On Tuesday, University of Maryland official Diane Krejsa issued an emotional response to the backlash she sparked with her “this is not a home” comment.
The deputy general counsel stirred controversy in late October when she said, at a University Senate meeting about banning hate symbols, “This is not a home. If people are paying money to come to college because they want a home — where people all think alike and everybody has the same political views, and the same social views and the same views on sexual orientation and transgender and whatever religion or whatever it is — they should stay at home.”
This editorial board will not focus primarily on her original comment, which speaks for itself.
Krejsa’s response — this editorial board struggles to dub it an apology — was long, sincere and necessary. But before even saying the words “I’m sorry,” she framed it by listing the marginalized people she knows and refuting the valid claim that she’s a person of privilege. The response was far from sufficient.
One student rightfully pointed out that Krejsa was employing the tired “but I have a black friend!” justification, and that she chose defensiveness instead of ownership.
As offensive as her comments were, Krejsa doesn’t deserve the full brunt of student frustration. The responses of several officials to #UMDNotAHome reflect a sad reality: This university still doesn’t get it.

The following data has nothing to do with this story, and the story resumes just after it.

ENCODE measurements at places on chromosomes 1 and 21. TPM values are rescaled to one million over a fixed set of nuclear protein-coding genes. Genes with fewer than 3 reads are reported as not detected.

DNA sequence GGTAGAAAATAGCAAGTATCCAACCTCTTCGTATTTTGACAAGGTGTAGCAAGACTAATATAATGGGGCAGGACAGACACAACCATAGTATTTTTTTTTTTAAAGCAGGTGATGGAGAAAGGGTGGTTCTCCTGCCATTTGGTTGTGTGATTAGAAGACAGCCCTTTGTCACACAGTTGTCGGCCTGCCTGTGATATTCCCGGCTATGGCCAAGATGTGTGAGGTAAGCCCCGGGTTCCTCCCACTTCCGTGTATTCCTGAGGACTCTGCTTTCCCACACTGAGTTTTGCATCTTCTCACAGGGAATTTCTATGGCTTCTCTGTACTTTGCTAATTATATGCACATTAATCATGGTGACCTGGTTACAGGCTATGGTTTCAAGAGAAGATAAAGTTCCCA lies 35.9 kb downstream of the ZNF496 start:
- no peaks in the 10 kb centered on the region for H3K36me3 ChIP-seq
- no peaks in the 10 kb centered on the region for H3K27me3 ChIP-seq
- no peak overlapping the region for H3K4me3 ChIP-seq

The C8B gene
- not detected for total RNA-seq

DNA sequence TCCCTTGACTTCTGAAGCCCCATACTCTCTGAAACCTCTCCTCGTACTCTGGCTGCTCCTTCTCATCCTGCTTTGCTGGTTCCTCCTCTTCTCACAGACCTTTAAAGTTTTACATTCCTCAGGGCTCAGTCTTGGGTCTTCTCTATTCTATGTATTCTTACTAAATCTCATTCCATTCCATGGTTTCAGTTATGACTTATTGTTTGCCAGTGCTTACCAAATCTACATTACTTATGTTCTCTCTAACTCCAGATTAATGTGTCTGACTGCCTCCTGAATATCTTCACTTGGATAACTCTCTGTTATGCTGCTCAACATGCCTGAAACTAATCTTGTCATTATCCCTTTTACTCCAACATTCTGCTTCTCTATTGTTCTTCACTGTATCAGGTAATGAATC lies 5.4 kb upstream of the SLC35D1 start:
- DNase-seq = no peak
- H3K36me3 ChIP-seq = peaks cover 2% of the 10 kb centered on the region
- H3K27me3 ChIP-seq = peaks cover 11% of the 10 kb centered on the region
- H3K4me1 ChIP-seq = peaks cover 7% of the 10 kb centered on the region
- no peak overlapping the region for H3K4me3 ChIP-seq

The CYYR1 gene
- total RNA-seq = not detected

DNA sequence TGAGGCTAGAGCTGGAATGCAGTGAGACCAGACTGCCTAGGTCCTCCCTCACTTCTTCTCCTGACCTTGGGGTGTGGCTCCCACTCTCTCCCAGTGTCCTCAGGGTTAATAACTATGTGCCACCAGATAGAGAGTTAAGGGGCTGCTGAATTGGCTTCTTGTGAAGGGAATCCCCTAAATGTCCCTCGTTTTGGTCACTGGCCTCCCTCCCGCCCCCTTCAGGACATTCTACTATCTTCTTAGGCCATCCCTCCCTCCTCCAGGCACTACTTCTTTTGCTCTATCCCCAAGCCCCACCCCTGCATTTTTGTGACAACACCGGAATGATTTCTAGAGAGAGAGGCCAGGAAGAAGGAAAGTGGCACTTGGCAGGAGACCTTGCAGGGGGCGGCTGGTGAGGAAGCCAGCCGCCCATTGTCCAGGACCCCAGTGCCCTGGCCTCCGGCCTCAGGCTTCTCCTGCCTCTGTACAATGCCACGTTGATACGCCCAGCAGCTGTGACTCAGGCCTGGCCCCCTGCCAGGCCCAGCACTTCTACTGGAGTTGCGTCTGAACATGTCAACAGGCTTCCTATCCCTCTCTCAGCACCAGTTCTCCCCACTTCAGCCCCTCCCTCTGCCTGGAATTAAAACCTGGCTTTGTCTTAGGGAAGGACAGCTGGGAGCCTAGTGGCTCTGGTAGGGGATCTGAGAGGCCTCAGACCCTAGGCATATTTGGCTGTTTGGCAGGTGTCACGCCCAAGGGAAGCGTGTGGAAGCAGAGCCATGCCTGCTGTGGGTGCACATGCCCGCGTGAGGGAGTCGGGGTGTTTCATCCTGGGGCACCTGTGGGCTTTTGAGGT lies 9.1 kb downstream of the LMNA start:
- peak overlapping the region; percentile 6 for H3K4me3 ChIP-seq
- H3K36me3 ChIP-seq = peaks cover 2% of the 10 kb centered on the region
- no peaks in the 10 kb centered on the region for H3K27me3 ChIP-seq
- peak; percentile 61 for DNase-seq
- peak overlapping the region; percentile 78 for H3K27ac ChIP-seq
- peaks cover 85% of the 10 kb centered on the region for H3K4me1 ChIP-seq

In one statement, spokeswoman Katie Lawson said she regretted that Krejsa’s comments were “misunderstood as unwelcoming,” as though it were an interpretation issue on the students’ part.
In another statement, spokesman Joel Seligman complained that his colleague had been “unfairly criticized for her efforts to provide legal advice to the University Senate Campus Affairs Committee literally at the same time she is working to advance the cause of inclusion,” choosing a combative tone instead of an understanding one.
University President Wallace Loh has consistently failed at expressing compassion. When ProtectUMD released its 64 demands last year, Loh brushed off its concerns and called for more discourse. And yet Lawson, in her statement on Krejsa’s comments, still pointed out that the university is “working tirelessly to be a welcoming and inclusive campus for all.”
This editorial board doesn’t doubt that. But if students feel invisible, we implore the administration to ask why. Choose self-reflection over self-pity.
Perhaps Krejsa didn’t mean to come across as though she thinks that students were being ultra-sensitive to hateful acts, that marginalized communities don’t want safety but for everyone to agree with them — or that it’s at all unreasonable to demand uniform tolerance.
But because that’s what it sounded like after a year of hate rising to the surface for privileged people to see, she owed the student body an apology without qualifications — as did everyone who attempted to justify the way in which she attempted to make her point.
This editorial board commends Krejsa for standing up on a stage and responding to backlash, but a simple apology would have spoken volumes.